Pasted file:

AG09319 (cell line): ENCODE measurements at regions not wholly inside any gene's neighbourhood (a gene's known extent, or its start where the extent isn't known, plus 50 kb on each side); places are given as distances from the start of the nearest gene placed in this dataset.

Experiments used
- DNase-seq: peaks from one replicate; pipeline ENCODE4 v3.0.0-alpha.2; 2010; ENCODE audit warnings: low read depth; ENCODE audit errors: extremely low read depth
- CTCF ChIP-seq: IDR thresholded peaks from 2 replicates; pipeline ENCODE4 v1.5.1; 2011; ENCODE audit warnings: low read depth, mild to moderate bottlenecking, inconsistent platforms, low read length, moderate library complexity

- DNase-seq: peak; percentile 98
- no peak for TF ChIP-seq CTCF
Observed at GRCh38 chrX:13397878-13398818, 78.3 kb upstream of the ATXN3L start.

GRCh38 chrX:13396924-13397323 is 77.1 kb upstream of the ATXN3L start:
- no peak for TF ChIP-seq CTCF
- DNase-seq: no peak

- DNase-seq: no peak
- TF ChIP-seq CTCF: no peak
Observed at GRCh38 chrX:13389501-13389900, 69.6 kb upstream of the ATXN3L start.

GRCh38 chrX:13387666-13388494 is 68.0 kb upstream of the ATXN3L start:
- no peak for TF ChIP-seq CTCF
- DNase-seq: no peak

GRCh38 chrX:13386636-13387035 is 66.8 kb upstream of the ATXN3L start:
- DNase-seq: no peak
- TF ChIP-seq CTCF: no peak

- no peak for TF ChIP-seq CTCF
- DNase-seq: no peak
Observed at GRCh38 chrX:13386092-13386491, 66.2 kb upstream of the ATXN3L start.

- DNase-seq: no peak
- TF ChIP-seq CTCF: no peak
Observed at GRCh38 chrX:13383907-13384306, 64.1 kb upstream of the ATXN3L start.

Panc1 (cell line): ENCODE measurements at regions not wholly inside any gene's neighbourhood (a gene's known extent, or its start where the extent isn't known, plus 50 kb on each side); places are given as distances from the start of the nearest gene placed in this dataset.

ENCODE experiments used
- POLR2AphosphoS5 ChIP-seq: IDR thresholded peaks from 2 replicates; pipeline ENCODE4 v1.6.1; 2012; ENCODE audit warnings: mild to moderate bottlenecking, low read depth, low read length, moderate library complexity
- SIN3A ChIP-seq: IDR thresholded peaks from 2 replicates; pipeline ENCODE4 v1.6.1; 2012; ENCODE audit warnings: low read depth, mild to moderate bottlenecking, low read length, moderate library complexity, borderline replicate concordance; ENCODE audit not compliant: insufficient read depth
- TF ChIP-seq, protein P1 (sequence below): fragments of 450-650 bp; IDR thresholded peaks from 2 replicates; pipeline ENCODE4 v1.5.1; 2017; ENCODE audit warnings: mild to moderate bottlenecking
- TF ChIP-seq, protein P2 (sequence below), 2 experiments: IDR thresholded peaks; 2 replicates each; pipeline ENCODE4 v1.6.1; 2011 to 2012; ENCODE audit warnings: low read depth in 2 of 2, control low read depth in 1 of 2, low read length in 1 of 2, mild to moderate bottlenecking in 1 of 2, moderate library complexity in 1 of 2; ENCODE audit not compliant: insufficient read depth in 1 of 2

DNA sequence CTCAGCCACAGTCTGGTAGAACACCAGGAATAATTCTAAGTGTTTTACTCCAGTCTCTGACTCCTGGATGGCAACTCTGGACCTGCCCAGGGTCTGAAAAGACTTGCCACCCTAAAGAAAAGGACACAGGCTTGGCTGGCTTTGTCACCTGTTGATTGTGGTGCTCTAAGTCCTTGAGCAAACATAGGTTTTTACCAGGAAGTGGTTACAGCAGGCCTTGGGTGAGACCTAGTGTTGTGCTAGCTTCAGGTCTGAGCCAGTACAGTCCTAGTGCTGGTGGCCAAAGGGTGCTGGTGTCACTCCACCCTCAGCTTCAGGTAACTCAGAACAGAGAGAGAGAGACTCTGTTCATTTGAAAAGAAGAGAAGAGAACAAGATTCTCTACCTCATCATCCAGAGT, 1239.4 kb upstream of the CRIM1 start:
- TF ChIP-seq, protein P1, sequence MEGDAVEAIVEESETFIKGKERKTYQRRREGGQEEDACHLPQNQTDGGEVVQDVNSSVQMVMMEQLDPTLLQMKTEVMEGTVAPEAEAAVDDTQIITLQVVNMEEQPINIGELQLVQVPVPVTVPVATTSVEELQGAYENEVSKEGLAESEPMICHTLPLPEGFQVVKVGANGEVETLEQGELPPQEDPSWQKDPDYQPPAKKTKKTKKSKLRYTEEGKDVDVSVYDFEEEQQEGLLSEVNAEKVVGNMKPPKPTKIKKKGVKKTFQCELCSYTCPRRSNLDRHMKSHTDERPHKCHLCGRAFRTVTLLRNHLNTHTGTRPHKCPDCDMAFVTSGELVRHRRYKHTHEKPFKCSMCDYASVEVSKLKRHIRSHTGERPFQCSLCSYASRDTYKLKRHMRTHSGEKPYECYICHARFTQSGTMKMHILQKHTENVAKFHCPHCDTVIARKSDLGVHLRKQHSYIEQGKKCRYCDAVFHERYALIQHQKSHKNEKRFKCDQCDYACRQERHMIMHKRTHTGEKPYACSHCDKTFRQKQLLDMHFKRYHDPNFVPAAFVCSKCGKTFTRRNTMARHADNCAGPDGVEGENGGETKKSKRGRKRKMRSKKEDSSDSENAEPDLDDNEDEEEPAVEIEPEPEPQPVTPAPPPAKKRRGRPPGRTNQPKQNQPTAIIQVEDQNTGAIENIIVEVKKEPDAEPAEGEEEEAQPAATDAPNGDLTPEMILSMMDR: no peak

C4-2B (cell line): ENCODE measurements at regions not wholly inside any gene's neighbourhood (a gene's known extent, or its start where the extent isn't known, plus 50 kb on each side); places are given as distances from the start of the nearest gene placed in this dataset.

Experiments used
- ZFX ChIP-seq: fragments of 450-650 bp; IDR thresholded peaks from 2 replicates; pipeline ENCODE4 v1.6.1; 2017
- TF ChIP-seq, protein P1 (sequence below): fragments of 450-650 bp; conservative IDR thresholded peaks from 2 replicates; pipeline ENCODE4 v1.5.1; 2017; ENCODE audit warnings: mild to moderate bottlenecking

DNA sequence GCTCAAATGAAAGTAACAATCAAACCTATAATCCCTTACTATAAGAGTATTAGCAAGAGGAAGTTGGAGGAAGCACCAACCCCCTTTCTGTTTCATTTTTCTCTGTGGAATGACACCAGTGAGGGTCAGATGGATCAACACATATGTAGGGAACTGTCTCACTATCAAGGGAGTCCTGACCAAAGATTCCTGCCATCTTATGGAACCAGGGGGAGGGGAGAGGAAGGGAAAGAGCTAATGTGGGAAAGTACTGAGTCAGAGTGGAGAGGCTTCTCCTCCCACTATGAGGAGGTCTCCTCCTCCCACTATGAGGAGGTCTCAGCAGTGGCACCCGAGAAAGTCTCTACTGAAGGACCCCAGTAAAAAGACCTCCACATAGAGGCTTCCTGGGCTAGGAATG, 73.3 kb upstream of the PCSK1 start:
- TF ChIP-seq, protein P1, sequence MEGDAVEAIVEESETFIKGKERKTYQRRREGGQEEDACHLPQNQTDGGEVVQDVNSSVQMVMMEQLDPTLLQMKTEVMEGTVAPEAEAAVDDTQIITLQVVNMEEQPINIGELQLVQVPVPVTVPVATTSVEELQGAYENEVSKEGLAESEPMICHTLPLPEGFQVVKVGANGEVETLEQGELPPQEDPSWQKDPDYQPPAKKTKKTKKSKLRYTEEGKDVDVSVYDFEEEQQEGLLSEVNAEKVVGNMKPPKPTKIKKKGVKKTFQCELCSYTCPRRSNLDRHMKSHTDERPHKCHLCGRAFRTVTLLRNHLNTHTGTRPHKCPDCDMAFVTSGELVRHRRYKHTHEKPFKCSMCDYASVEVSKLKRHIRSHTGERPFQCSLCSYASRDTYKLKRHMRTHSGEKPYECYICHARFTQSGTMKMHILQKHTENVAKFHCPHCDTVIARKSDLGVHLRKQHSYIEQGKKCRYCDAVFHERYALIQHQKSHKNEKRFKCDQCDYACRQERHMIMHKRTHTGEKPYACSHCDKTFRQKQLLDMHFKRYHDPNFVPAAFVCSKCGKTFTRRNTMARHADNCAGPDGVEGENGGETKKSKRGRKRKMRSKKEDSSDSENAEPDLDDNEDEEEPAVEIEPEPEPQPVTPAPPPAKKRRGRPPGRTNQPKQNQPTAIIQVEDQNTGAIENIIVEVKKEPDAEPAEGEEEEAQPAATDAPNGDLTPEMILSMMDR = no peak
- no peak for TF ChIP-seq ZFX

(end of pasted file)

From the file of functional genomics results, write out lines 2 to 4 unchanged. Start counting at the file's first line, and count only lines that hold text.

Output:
Experiments used
- DNase-seq: peaks from one replicate; pipeline ENCODE4 v3.0.0-alpha.2; 2010; ENCODE audit warnings: low read depth; ENCODE audit errors: extremely low read depth
- CTCF ChIP-seq: IDR thresholded peaks from 2 replicates; pipeline ENCODE4 v1.5.1; 2011; ENCODE audit warnings: low read depth, mild to moderate bottlenecking, inconsistent platforms, low read length, moderate library complexity